Ask The Mayor

Mayor Michael Victorino answers some of the most-asked questions submitted to his office staff.

Q: Would it be possible to brighten the streetlights on Maui at night? I am 58 and while I do not have the greatest eyesight, I am still able to see well driving on Oahu. Thank you.

A: Mahalo for the question and I’d like to ask all our residents and visitors to always drive safely, especially at night with reduced visibility. To help increase safety on our roads, the county Public Works Department is installing nearly 5,000 new energy-saving streetlights throughout the county.

The first phase calls for approximately 1,889 fixtures, and the county has already installed lights in Waikapu, Wailuku Heights and parts of Kahului. Other areas also covered in the first phase are Kahakuloa, Kailua to Hana, and Olowalu to Lahaina. The second phase includes approximately 2,931 fixtures of county-funded streetlights and covers West Maui, Maalaea to Makena, Upcountry, Haiku, Kuau, Spreckelsville, Molokai and Lanai.

We hope to have all of Maui County done by the end of 2019. Traffic impacts will be minimal and electrical service is not expected to be interrupted.

Our new lights were tested on Maui Lani Parkway a few years ago and were rated the best in terms of visibility, even though they use a lot less power than our existing lights and other potential new lights we considered. Public works is partnering with Maui Electric Co. to replace our current high-pressure sodium bulbs with LED lights.

LEDs are one of the most energy-efficient types of lighting, using a fraction of power compared to other types of lights. LEDs also typically have a longer life span, which should reduce long-term streetlight maintenance.

For questions about the installations, residents may call the 270-7845. For more information on how to use energy more efficiently at work and at home, see

Q: How much longer will the drainage work in Waiehu Heights be going on? Analio Street has become an obstacle course of paved-over construction and sinkholes, bulldozers and road crews. Please finish this project and repave the roads in our neighborhood.

A: I am told by our county Public Works Department that the contractor handling this project is working hard to fix this section of roadway, but it may take a few more months.

Storm drain lines were more than 20 feet below Analio Street, which made it very problematic for the contractor to safely access and replace them. Crews are working to put in concrete lining in the existing 54- and 60-inch pipes.

Then, they will need to complete the resurfacing of the roadways within the scope of the project. As you have already seen, this project has presented many obstacles to workers, and we will continue to monitor the project until it is completed.

The public is encouraged to call the Public Works Department’s Engineering Division at 270-7745 for any issues related to access, maintenance of trenches or safety concerns regarding this project.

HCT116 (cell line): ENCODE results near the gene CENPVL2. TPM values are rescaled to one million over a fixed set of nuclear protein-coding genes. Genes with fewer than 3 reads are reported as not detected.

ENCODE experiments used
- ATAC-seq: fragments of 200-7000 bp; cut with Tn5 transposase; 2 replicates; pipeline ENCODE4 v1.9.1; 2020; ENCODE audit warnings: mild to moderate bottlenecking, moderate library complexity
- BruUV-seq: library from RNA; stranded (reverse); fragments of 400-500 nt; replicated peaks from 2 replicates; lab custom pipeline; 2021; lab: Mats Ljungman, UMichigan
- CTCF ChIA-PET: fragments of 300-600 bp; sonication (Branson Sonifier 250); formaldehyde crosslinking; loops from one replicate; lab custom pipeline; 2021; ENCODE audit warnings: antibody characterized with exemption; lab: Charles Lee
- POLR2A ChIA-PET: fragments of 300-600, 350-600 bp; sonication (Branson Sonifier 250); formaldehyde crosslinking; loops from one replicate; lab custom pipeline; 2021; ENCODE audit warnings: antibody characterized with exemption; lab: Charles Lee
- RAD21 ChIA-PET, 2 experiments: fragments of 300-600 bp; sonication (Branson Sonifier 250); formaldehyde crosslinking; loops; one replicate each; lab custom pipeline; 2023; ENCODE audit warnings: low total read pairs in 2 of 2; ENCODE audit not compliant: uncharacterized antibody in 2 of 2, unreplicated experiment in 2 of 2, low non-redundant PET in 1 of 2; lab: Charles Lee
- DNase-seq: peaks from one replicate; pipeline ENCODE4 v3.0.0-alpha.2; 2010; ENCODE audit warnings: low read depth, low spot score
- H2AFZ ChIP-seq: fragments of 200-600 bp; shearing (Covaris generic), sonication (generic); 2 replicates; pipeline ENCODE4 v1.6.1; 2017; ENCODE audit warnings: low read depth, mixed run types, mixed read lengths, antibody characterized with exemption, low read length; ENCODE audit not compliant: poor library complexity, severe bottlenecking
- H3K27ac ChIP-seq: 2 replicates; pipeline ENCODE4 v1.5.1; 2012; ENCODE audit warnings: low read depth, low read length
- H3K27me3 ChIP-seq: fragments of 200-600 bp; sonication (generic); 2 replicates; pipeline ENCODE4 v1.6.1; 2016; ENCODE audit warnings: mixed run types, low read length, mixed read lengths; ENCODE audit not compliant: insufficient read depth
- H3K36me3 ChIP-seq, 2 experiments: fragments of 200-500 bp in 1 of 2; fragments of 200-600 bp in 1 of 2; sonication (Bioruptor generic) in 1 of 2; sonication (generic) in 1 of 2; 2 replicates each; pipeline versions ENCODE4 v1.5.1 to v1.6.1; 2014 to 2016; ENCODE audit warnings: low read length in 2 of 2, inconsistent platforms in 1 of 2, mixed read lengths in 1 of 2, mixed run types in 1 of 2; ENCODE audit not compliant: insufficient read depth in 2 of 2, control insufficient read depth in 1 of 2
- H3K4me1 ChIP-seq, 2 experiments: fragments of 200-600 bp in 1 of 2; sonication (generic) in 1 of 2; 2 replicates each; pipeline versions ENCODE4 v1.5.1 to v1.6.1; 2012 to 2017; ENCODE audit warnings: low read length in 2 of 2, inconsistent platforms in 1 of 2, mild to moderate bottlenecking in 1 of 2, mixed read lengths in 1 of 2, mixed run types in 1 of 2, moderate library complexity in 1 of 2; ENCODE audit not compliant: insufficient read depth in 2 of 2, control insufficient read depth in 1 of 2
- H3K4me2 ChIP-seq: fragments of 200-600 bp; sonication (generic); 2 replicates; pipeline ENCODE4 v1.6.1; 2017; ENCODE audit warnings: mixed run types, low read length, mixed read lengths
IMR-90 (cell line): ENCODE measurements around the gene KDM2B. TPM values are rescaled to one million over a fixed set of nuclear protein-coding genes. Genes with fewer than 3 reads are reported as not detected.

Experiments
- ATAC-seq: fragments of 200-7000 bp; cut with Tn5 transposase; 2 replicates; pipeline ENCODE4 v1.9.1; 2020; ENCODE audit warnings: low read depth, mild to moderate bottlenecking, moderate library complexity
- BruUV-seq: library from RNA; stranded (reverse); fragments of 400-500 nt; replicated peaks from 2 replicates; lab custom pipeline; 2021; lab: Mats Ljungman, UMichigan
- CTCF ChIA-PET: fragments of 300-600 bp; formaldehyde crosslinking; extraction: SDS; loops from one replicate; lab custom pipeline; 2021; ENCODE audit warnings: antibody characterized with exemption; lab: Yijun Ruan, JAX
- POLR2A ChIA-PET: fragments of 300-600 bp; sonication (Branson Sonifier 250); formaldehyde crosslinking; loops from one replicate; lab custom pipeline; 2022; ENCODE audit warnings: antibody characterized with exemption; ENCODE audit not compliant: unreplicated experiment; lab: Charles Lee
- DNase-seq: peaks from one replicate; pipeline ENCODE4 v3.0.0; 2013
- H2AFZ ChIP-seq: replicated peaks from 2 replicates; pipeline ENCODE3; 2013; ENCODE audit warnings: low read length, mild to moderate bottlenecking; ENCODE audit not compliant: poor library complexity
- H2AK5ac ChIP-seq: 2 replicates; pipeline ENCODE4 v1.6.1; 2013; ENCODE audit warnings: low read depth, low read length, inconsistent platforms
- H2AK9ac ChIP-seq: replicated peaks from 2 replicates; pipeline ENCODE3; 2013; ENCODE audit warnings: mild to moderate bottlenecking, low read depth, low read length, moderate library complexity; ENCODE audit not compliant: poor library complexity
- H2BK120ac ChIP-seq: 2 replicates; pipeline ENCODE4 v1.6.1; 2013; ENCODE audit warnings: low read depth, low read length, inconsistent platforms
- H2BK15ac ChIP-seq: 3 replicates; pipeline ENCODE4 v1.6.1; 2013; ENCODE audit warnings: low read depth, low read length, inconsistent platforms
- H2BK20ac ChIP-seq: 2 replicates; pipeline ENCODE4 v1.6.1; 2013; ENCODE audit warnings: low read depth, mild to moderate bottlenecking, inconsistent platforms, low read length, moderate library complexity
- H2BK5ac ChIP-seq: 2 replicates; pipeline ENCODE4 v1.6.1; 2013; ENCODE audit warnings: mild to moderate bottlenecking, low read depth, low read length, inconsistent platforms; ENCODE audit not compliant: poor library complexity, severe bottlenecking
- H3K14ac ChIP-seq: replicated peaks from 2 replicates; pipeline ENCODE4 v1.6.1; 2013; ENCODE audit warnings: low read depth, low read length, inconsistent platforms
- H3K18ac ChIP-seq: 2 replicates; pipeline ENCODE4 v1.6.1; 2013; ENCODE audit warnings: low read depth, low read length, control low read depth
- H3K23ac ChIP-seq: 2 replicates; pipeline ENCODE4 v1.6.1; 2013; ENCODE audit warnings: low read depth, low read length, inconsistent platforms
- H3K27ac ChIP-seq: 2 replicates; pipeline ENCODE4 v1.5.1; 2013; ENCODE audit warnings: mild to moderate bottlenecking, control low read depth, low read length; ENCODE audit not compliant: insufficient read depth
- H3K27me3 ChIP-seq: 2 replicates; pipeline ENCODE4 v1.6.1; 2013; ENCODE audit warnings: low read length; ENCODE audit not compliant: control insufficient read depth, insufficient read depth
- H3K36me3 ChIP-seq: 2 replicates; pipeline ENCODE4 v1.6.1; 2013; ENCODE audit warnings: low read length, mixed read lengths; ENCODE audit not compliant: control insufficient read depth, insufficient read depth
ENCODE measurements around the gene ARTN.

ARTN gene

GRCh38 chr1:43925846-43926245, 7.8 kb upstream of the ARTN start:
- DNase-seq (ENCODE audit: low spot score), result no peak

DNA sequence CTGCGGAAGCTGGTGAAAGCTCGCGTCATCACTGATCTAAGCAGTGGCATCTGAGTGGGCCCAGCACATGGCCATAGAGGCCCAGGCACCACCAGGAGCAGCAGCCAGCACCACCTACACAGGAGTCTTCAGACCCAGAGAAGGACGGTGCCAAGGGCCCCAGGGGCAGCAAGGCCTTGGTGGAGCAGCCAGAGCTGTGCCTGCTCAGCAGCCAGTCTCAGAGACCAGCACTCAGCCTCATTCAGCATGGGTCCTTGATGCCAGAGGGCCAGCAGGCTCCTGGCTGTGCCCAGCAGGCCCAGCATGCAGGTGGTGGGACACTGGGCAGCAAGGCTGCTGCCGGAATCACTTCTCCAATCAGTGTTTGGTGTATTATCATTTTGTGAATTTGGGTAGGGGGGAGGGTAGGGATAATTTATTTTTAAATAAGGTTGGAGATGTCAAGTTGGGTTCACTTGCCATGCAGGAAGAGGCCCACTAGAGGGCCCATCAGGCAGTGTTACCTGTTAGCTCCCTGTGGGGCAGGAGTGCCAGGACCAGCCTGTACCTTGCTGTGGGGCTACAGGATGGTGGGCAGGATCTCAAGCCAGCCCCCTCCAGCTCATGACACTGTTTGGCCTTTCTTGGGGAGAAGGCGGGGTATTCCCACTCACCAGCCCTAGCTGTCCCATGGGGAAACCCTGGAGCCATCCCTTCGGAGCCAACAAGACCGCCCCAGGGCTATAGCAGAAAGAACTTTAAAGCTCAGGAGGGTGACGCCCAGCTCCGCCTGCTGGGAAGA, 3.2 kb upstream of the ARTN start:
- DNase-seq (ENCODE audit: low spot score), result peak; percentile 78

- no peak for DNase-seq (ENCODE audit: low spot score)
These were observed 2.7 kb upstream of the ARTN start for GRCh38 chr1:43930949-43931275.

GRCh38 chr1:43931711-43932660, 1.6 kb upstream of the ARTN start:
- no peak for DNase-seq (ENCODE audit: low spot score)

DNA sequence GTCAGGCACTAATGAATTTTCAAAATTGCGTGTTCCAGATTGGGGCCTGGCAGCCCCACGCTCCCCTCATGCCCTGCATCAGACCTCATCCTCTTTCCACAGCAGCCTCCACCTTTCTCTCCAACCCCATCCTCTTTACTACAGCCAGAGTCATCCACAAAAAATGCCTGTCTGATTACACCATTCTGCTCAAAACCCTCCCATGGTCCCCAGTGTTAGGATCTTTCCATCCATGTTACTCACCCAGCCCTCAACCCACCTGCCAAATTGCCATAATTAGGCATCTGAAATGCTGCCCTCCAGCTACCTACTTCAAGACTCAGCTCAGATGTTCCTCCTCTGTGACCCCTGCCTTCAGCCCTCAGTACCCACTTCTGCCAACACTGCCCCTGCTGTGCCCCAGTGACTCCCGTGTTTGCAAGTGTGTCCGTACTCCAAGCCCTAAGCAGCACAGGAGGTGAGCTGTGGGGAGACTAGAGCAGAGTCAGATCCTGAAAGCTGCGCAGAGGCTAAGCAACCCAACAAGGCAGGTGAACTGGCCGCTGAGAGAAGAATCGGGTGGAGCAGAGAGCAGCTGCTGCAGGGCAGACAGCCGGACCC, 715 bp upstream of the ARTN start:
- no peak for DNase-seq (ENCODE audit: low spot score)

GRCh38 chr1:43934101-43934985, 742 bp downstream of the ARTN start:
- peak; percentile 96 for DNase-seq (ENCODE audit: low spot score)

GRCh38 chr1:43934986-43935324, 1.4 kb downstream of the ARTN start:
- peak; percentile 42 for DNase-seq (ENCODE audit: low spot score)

Q: Since the Maui Police Department purchased the Bear Cat armored vehicle, little has been said about it. Since purchase, how many times has it been deployed? What is the annual cost to operate and maintain it?

A: This is a very good question, and I have been told that the Maui Police Department’s Lenco “Bearcat” armored vehicle has been deployed for numerous barricaded incidents, bomb threats and high-risk search/arrest warrants involving firearms since it was acquired about six years ago.

Regular annual servicing costs about $170, and the tires have been changed once for $5,000 total. Minor repairs over the years have cost about $1,000.

Other than those expenses, the department pays for diesel fuel, which can fluctuate daily just as regular gas does. The armored vehicle uses about 12 gallons a month, depending on usage.

It should be mentioned that the Hawaii County Police Department was the first in the state to acquire a Bearcat in 2007. The Honolulu Police Department received a similar Bearcat armored vehicle in 2009.

This state-of-the-art vehicle has been invaluable for Maui County police officers and Special Response Team members during dangerous situations and also is used as a static display for various community events. It is unfortunate that we have these hostile situations in our community, but we as a county must be prepared.

Mahalo to our Police Department for protecting our community and putting their lives on the line every day. I would humbly ask all of us to do our part to make Maui County safe for our residents and visitors.

* Want to Ask the Mayor? Submit your Maui County related questions to Mayor Michael Victorino by email at, by phone at 270-7855 or by mail at 200 S. High St., ninth floor, Wailuku 96793. Questions submitted will be considered for inclusion in the “Ask the Mayor” column; to request a personal response to a concern, email